Adult fiction winter reading

Here are some ideas for your winter holiday reading.  And there is nothing better than some good fiction on a winter holiday.

The Proper Care and Maintenance of Friendship by Lisa Verge Higgins is an easy read.  It tells the story of three friends who are grieving the recent loss of a fourth friend to cancer.  Their girlfriend leaves each of them an instruction that she wants them to follow after she dies.  For each of the three women they are confronting and life changing instructions.  It's not rocket science this book, with the three main characters being fairly predictable types. Kate is a housewife with three kids and shaky marriage.  Jo is the hard nosed business woman.  And Sarah is the humanitarian who works  as a nurse in war zones while stuck in the memories of an old romance.  But I still enjoyed it.  Good holiday read - not too (at all?) deep.

Major Pettigrew's Last Stand by Helen Simonson tells the story of retired Major Pettigrew as he lives life in a small English village.  It opens with the Major adjusting to the shock of the death of his younger brother Bernie and then follows the family wrangling over a set of guns (worth much money) that he and his brother were given by their father.  Major Pettigrew also develops a friendship with Mrs Ali, the local shopkeeper, which develops into a lovely romance.  I liked this book - again, another easy read, but pleasant.

Water for Elephants by Sara Gruen is not a new book, but it has recently been made into a movie starring Edward sorry, Robert Pattinson and Reese Witherspoon.  I didn't LOVE this book but it's an ok read.  The story keeps you going and I wanted to find out what happened to the characters at the end of the book.  It's basically a book about a vet who runs away to the circus with a complicated, angsty romance.  Can't say you weren't warned!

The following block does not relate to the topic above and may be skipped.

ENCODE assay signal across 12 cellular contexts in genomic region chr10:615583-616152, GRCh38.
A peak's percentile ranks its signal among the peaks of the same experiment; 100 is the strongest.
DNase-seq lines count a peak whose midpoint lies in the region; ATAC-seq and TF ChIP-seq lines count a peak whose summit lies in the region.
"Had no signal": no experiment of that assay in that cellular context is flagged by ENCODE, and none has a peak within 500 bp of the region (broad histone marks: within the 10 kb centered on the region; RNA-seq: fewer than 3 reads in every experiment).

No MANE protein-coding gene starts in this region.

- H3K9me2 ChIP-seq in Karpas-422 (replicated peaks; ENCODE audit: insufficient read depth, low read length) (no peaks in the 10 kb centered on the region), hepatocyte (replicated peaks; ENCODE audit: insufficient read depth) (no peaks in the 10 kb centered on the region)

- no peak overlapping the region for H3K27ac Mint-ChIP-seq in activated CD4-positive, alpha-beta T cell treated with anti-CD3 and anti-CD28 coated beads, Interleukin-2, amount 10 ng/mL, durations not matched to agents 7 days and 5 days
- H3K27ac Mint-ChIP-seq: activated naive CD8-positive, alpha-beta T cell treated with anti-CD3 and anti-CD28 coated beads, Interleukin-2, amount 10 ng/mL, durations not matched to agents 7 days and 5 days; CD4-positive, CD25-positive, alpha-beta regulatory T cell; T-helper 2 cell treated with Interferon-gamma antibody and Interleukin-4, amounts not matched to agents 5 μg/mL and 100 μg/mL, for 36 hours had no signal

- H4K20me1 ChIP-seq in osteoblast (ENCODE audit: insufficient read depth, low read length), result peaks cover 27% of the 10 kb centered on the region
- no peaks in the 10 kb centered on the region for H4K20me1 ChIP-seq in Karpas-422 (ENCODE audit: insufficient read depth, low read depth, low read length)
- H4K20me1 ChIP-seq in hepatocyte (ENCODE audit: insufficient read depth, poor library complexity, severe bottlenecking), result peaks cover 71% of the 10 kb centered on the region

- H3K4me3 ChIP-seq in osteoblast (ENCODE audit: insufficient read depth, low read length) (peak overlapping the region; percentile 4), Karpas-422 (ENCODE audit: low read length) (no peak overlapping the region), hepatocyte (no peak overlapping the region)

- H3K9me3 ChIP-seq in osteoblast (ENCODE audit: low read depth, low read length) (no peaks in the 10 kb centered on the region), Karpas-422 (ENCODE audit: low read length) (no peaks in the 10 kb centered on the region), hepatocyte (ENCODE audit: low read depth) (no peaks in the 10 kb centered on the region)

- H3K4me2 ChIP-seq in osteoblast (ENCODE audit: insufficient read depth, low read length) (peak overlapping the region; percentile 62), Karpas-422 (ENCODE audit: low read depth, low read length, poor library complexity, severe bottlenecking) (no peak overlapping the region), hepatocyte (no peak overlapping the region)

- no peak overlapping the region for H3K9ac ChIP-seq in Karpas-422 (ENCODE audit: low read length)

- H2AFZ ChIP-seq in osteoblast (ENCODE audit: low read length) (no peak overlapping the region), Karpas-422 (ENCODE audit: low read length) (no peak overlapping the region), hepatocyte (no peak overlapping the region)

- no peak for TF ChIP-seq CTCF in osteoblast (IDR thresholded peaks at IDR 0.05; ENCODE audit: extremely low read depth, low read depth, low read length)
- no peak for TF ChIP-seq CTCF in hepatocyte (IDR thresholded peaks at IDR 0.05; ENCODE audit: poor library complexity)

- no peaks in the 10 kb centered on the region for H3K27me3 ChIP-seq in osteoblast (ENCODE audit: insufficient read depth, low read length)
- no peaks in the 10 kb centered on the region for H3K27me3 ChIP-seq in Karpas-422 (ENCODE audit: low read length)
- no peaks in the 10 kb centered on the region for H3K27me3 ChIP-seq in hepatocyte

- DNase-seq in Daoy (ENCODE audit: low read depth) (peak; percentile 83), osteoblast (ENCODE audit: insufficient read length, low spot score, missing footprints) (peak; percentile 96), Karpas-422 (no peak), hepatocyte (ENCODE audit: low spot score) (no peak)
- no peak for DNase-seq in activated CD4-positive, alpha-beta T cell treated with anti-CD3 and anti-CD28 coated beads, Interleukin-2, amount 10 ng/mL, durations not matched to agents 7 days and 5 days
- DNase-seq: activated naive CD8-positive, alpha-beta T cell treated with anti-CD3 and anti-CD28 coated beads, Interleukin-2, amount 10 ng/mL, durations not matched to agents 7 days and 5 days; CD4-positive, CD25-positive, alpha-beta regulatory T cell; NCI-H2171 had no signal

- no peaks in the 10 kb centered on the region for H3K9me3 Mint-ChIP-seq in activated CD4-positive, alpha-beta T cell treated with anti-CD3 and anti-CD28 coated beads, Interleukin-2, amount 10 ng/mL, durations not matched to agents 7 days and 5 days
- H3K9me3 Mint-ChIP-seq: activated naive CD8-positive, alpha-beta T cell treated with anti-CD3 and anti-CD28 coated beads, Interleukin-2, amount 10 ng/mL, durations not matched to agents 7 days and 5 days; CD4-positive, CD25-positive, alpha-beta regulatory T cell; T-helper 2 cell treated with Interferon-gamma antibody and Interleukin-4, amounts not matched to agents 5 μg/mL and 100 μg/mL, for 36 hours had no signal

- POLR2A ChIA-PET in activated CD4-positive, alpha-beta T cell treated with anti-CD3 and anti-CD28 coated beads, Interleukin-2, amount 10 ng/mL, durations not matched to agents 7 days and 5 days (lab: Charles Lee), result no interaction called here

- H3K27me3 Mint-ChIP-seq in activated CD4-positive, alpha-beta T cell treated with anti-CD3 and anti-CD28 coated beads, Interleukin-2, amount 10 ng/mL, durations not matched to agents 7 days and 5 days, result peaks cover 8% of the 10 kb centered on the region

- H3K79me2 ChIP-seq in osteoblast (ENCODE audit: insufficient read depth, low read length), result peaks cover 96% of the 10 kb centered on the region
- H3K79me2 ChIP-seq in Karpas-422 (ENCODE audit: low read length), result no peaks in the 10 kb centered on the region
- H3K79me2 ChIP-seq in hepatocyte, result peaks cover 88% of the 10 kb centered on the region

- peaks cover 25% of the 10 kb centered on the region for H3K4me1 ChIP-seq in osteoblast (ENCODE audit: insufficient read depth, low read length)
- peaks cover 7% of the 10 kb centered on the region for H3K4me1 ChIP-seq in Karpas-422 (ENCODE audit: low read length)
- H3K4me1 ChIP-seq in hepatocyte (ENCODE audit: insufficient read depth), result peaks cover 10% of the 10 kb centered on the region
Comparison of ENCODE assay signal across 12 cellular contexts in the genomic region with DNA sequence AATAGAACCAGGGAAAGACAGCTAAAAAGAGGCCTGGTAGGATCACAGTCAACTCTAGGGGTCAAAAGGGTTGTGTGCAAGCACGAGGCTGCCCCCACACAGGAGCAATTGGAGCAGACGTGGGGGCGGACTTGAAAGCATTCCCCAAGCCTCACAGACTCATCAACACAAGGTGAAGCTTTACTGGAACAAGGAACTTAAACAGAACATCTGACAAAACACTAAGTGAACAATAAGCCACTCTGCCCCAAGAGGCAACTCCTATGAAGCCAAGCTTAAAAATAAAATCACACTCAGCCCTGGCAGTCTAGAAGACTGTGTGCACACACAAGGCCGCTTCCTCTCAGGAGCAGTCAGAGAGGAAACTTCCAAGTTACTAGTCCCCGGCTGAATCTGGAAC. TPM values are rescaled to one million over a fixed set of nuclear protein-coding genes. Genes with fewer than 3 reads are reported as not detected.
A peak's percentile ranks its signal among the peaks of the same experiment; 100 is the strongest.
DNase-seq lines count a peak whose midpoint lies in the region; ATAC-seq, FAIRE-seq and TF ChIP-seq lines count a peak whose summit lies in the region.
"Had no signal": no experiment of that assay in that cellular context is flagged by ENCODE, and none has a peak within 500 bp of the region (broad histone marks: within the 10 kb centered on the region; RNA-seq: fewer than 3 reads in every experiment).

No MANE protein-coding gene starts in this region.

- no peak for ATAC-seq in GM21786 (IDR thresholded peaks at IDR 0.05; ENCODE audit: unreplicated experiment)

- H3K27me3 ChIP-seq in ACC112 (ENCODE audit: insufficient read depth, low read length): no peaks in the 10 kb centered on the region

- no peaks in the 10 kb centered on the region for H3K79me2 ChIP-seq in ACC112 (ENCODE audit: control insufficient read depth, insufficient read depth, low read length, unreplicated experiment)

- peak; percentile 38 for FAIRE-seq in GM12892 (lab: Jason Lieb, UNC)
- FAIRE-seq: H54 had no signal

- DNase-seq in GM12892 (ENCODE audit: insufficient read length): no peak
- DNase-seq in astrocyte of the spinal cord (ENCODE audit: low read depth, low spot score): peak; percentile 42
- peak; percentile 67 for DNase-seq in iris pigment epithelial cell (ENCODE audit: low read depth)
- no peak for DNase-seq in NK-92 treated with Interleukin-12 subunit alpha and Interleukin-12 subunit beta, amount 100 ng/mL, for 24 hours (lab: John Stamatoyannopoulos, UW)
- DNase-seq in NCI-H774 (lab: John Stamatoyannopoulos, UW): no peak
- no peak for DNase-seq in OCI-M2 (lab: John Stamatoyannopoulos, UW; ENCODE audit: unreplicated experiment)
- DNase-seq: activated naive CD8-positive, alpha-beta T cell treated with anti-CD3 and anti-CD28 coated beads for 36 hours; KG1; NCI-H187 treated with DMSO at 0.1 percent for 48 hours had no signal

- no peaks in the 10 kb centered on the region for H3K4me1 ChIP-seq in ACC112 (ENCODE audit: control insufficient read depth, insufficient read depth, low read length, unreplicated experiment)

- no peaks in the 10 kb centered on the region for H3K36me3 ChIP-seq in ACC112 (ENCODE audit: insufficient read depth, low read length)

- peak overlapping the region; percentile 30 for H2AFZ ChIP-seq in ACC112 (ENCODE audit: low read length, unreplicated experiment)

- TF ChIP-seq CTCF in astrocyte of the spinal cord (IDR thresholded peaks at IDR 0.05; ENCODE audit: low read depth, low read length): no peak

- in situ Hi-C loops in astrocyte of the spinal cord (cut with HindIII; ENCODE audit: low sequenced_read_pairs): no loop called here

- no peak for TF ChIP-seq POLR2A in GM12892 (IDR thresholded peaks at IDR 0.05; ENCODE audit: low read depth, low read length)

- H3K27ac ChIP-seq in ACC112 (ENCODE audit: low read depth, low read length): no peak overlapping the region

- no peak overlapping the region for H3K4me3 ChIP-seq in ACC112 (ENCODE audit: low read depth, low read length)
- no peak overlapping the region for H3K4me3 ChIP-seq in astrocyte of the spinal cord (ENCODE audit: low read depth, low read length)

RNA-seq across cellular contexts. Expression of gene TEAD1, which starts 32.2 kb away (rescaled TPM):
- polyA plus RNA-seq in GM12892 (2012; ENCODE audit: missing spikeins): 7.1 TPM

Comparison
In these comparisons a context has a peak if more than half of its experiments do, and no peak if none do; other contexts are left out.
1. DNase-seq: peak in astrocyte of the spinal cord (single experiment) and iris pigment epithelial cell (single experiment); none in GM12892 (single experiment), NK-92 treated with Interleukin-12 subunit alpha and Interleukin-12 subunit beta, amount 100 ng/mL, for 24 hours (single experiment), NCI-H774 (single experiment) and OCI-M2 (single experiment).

Mr Rosenblum's List by Natasha Solomons is in a similar ilk to Major Pettigrew.  Jack Rosenblum moves to England just before the start of WW2.  He becomes a successful businessman but the whole time wants to desperately fit in as a proper Englishman.  He drags his wife Sadie to an English village where he attempts to build a golf course.  The golf course is key to his perception of being a proper Englishman but he cannot gain membership into any golf clubs.  So he decides to build his own.  His wife Sadie is a deeply sad woman, struggling with her own losses and sadnesses throughout the story. I really enjoyed this book.  Not hard to read but just a lovely story - heartwarming is probably what you'd say!


Sarah said…
Hi Jenny, I tagged you in book meme thing if you'd like to have a go. :)

See my blog for details

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